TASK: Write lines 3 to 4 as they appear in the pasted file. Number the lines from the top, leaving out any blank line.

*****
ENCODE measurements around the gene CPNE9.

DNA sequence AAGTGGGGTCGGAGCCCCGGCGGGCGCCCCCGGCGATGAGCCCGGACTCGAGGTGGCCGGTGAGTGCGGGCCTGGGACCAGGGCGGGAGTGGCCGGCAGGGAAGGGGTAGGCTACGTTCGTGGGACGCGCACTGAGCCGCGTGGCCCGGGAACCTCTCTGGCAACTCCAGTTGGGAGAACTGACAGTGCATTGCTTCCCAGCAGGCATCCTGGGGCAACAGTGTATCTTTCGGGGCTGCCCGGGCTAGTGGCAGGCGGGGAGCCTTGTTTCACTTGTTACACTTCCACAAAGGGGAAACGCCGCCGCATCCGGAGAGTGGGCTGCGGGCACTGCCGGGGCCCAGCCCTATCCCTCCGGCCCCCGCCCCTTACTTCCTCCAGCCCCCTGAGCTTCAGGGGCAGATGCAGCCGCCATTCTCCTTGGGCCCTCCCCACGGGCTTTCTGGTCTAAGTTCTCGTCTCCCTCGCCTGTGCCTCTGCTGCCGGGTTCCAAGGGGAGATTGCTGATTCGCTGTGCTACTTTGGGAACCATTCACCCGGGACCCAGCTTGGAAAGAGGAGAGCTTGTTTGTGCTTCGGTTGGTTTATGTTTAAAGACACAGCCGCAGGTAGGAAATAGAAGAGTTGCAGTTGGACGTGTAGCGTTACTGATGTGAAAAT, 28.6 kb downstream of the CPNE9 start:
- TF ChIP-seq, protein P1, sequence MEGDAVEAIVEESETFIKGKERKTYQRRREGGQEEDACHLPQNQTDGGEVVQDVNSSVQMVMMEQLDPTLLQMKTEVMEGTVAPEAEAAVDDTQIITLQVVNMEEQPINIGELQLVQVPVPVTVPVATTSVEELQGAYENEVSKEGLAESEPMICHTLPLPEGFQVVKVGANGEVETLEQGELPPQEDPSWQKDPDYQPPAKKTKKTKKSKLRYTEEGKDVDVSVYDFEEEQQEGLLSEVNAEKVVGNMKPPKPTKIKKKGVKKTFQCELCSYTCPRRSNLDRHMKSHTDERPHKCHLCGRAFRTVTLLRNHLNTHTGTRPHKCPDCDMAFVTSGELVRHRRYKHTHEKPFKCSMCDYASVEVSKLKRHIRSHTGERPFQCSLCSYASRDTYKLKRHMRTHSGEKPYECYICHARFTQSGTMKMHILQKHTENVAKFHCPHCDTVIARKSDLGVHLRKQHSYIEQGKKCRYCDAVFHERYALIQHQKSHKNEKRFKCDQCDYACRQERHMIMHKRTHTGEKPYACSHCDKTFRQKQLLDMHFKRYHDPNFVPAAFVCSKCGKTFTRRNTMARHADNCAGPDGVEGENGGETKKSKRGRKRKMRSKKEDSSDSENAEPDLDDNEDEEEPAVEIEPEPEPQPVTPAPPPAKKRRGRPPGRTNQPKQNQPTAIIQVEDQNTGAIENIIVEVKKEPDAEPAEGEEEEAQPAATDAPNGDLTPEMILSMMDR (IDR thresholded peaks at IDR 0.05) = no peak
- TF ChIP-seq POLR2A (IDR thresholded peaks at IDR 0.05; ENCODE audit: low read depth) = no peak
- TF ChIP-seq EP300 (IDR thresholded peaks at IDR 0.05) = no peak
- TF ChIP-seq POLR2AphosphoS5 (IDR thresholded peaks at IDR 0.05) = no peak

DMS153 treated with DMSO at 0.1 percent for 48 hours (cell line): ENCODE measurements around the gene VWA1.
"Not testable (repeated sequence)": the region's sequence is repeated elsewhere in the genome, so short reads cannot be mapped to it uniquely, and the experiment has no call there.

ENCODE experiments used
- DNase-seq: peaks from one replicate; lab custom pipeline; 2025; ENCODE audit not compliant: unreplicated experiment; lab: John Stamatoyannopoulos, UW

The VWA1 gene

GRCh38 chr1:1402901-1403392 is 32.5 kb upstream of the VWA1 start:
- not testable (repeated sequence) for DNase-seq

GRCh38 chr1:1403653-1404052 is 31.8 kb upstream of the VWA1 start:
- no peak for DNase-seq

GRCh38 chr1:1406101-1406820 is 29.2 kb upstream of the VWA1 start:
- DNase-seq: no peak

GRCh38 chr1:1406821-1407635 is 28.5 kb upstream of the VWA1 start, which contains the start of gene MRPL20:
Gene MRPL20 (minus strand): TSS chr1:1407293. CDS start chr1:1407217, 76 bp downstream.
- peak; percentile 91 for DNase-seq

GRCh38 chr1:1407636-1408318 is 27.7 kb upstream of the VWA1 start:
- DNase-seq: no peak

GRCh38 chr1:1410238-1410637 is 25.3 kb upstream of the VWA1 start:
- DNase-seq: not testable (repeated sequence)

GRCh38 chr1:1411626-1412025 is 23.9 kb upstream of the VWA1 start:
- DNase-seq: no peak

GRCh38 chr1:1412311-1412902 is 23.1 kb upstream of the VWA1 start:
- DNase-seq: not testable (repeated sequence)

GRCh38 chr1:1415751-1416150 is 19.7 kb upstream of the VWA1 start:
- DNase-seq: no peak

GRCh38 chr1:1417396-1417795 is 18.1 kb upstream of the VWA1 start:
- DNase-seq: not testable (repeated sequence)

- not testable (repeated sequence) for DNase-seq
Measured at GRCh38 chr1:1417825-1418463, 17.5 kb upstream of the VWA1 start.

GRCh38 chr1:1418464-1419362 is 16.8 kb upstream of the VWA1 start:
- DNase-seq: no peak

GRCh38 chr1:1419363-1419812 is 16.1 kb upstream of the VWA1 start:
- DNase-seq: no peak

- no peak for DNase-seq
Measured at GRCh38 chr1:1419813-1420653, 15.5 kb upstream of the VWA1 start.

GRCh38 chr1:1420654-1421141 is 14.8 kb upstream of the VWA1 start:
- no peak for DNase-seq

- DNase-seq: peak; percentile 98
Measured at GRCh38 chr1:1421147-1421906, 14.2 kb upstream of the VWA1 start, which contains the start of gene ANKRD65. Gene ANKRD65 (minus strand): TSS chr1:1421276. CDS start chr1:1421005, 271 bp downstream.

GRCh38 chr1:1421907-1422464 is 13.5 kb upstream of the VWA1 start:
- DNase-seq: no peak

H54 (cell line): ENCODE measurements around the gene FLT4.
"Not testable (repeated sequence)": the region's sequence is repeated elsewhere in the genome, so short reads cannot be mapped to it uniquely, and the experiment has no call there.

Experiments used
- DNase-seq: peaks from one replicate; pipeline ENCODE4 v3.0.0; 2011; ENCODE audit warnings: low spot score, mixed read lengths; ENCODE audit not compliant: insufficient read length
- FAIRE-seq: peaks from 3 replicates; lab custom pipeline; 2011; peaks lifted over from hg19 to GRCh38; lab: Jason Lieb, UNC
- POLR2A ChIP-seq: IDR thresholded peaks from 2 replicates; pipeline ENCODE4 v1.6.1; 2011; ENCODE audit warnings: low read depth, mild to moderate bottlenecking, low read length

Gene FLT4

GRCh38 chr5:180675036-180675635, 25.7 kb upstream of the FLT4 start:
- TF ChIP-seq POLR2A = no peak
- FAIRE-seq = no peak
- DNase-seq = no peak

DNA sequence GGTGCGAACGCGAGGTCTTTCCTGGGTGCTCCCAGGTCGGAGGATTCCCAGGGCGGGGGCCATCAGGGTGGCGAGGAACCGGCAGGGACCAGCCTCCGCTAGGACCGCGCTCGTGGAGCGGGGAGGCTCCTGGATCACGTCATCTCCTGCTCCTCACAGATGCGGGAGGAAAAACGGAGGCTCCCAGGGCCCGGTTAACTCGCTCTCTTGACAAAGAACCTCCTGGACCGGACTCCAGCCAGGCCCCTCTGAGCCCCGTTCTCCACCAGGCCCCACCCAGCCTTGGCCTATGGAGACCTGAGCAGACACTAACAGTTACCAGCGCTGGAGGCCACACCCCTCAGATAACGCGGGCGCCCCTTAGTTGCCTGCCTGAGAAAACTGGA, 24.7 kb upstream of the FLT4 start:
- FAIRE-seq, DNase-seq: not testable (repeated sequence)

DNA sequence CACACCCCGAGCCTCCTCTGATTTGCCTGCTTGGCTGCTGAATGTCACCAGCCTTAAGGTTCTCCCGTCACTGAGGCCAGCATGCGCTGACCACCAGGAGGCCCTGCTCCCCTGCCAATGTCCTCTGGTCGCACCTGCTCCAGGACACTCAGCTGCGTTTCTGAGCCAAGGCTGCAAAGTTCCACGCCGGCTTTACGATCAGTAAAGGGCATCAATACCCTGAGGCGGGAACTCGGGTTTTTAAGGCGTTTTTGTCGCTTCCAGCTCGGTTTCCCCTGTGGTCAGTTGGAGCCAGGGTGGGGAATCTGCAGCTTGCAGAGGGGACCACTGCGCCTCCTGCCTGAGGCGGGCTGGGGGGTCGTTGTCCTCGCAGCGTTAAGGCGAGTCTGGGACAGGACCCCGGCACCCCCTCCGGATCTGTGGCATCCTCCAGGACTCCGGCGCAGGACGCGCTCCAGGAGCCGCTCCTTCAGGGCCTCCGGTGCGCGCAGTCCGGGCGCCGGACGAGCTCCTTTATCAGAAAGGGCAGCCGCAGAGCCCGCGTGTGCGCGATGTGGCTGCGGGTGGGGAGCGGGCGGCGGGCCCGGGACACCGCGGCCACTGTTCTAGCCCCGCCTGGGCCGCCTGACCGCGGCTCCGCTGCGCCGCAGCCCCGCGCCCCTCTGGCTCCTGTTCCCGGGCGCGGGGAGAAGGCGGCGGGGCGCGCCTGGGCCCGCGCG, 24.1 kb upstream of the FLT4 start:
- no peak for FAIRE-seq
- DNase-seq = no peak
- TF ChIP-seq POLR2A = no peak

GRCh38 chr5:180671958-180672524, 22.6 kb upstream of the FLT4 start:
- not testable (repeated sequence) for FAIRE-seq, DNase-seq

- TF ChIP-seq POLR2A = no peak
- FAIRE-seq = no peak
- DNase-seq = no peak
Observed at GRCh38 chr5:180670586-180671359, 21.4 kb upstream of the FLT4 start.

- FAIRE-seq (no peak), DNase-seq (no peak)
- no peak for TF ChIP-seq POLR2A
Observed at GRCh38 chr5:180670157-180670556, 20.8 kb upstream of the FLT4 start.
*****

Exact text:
- TF ChIP-seq, protein P1, sequence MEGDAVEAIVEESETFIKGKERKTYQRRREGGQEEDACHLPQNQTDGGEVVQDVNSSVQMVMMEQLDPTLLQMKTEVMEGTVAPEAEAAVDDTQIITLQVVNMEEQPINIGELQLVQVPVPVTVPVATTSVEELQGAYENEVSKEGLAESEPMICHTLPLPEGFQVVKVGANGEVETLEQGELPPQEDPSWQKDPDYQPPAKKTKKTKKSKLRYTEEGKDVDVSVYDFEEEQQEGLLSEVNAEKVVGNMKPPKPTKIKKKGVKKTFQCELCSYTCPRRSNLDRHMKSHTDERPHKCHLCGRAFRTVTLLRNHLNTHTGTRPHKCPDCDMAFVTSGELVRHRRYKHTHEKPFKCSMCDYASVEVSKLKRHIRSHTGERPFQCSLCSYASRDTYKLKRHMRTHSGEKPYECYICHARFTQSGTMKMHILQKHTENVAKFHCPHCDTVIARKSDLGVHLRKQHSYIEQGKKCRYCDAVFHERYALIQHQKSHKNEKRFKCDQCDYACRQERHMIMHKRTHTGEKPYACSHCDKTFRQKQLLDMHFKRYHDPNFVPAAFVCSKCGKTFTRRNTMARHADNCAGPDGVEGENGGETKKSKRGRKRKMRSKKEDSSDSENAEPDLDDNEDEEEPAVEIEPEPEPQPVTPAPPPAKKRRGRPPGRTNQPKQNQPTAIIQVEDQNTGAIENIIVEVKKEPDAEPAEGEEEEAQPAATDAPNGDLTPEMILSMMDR (IDR thresholded peaks at IDR 0.05) = no peak
- TF ChIP-seq POLR2A (IDR thresholded peaks at IDR 0.05; ENCODE audit: low read depth) = no peak